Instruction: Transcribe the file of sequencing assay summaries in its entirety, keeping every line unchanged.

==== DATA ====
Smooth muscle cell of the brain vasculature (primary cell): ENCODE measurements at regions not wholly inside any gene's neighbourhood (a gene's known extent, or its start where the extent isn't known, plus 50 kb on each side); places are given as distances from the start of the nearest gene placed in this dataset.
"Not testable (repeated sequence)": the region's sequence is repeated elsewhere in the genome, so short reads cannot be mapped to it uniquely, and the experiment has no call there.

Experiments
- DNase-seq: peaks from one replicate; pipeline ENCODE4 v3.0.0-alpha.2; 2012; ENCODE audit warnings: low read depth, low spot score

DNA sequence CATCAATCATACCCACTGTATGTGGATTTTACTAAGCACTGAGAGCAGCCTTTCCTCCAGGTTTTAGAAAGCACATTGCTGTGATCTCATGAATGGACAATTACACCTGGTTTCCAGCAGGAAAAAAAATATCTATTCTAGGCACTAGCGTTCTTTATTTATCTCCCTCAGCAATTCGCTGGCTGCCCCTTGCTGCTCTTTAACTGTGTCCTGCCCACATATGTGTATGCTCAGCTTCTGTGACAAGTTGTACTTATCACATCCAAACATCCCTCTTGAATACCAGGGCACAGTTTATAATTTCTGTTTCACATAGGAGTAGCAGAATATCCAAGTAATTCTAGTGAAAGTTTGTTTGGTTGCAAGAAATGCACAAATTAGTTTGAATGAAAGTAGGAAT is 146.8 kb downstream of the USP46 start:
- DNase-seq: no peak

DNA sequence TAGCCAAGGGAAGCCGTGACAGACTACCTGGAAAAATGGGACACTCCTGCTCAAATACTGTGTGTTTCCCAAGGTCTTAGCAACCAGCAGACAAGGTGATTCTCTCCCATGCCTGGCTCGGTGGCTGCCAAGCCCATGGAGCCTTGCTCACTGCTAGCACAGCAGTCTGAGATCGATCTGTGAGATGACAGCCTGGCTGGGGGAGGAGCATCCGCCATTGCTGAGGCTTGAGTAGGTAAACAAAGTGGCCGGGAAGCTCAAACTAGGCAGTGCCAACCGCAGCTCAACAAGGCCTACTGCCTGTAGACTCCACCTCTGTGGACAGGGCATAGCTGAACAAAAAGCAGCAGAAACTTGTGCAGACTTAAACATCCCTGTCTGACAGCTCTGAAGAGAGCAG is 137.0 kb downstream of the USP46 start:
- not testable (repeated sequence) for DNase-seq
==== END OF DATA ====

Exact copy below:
Smooth muscle cell of the brain vasculature (primary cell): ENCODE measurements at regions not wholly inside any gene's neighbourhood (a gene's known extent, or its start where the extent isn't known, plus 50 kb on each side); places are given as distances from the start of the nearest gene placed in this dataset.
"Not testable (repeated sequence)": the region's sequence is repeated elsewhere in the genome, so short reads cannot be mapped to it uniquely, and the experiment has no call there.

Experiments
- DNase-seq: peaks from one replicate; pipeline ENCODE4 v3.0.0-alpha.2; 2012; ENCODE audit warnings: low read depth, low spot score

DNA sequence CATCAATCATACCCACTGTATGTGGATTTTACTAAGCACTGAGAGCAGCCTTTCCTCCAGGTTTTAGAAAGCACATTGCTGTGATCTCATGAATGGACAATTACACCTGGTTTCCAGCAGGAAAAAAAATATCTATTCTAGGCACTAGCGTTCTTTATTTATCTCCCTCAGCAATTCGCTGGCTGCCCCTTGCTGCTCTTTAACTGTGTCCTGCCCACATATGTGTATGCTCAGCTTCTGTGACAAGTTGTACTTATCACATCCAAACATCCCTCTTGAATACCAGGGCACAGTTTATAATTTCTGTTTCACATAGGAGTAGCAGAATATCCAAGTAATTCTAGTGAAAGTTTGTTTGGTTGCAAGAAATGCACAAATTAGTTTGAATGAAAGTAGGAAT is 146.8 kb downstream of the USP46 start:
- DNase-seq: no peak

DNA sequence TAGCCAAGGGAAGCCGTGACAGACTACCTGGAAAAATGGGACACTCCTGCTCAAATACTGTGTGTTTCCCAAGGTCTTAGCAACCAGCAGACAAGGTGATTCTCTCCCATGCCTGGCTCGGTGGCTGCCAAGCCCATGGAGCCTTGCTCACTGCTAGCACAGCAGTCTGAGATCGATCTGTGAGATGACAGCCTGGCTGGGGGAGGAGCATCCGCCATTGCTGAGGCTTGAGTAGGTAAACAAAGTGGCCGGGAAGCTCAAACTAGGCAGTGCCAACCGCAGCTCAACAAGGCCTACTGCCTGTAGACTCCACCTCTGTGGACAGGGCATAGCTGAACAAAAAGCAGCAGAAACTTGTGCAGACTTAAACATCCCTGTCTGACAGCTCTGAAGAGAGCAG is 137.0 kb downstream of the USP46 start:
- not testable (repeated sequence) for DNase-seq